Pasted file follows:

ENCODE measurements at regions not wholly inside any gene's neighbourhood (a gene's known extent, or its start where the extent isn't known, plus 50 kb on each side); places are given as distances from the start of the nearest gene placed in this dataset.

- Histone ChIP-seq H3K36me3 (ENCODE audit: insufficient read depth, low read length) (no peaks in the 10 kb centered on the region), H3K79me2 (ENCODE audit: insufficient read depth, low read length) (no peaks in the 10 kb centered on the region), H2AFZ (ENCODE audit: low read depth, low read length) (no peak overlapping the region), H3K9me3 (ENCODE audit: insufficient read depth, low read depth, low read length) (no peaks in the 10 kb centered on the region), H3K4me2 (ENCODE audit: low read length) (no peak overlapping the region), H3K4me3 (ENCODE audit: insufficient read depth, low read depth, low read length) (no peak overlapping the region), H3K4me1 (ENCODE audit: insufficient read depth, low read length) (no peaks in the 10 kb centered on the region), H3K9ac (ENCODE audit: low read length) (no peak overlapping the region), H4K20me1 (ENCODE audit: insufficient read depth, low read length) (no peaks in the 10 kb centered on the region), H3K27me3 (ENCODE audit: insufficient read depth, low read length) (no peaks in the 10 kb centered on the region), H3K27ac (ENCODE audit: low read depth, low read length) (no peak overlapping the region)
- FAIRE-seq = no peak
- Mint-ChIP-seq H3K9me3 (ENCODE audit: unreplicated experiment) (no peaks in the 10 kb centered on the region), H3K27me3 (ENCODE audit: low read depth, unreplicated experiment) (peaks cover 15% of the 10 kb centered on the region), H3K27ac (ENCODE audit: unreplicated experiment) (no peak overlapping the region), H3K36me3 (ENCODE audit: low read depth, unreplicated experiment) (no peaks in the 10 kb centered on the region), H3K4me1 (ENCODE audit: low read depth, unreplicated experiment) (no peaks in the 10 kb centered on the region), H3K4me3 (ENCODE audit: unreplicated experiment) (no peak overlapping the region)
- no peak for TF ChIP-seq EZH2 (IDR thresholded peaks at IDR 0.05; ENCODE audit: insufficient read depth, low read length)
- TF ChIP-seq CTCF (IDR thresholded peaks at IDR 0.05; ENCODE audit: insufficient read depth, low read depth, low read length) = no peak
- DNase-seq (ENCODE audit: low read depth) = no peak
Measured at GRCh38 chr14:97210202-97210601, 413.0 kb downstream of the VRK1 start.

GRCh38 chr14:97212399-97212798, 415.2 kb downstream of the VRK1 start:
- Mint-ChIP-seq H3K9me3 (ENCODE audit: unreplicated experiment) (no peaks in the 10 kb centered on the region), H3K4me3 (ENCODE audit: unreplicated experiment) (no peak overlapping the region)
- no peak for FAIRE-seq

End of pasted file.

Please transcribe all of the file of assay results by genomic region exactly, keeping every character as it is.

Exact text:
ENCODE measurements at regions not wholly inside any gene's neighbourhood (a gene's known extent, or its start where the extent isn't known, plus 50 kb on each side); places are given as distances from the start of the nearest gene placed in this dataset.

- Histone ChIP-seq H3K36me3 (ENCODE audit: insufficient read depth, low read length) (no peaks in the 10 kb centered on the region), H3K79me2 (ENCODE audit: insufficient read depth, low read length) (no peaks in the 10 kb centered on the region), H2AFZ (ENCODE audit: low read depth, low read length) (no peak overlapping the region), H3K9me3 (ENCODE audit: insufficient read depth, low read depth, low read length) (no peaks in the 10 kb centered on the region), H3K4me2 (ENCODE audit: low read length) (no peak overlapping the region), H3K4me3 (ENCODE audit: insufficient read depth, low read depth, low read length) (no peak overlapping the region), H3K4me1 (ENCODE audit: insufficient read depth, low read length) (no peaks in the 10 kb centered on the region), H3K9ac (ENCODE audit: low read length) (no peak overlapping the region), H4K20me1 (ENCODE audit: insufficient read depth, low read length) (no peaks in the 10 kb centered on the region), H3K27me3 (ENCODE audit: insufficient read depth, low read length) (no peaks in the 10 kb centered on the region), H3K27ac (ENCODE audit: low read depth, low read length) (no peak overlapping the region)
- FAIRE-seq = no peak
- Mint-ChIP-seq H3K9me3 (ENCODE audit: unreplicated experiment) (no peaks in the 10 kb centered on the region), H3K27me3 (ENCODE audit: low read depth, unreplicated experiment) (peaks cover 15% of the 10 kb centered on the region), H3K27ac (ENCODE audit: unreplicated experiment) (no peak overlapping the region), H3K36me3 (ENCODE audit: low read depth, unreplicated experiment) (no peaks in the 10 kb centered on the region), H3K4me1 (ENCODE audit: low read depth, unreplicated experiment) (no peaks in the 10 kb centered on the region), H3K4me3 (ENCODE audit: unreplicated experiment) (no peak overlapping the region)
- no peak for TF ChIP-seq EZH2 (IDR thresholded peaks at IDR 0.05; ENCODE audit: insufficient read depth, low read length)
- TF ChIP-seq CTCF (IDR thresholded peaks at IDR 0.05; ENCODE audit: insufficient read depth, low read depth, low read length) = no peak
- DNase-seq (ENCODE audit: low read depth) = no peak
Measured at GRCh38 chr14:97210202-97210601, 413.0 kb downstream of the VRK1 start.

GRCh38 chr14:97212399-97212798, 415.2 kb downstream of the VRK1 start:
- Mint-ChIP-seq H3K9me3 (ENCODE audit: unreplicated experiment) (no peaks in the 10 kb centered on the region), H3K4me3 (ENCODE audit: unreplicated experiment) (no peak overlapping the region)
- no peak for FAIRE-seq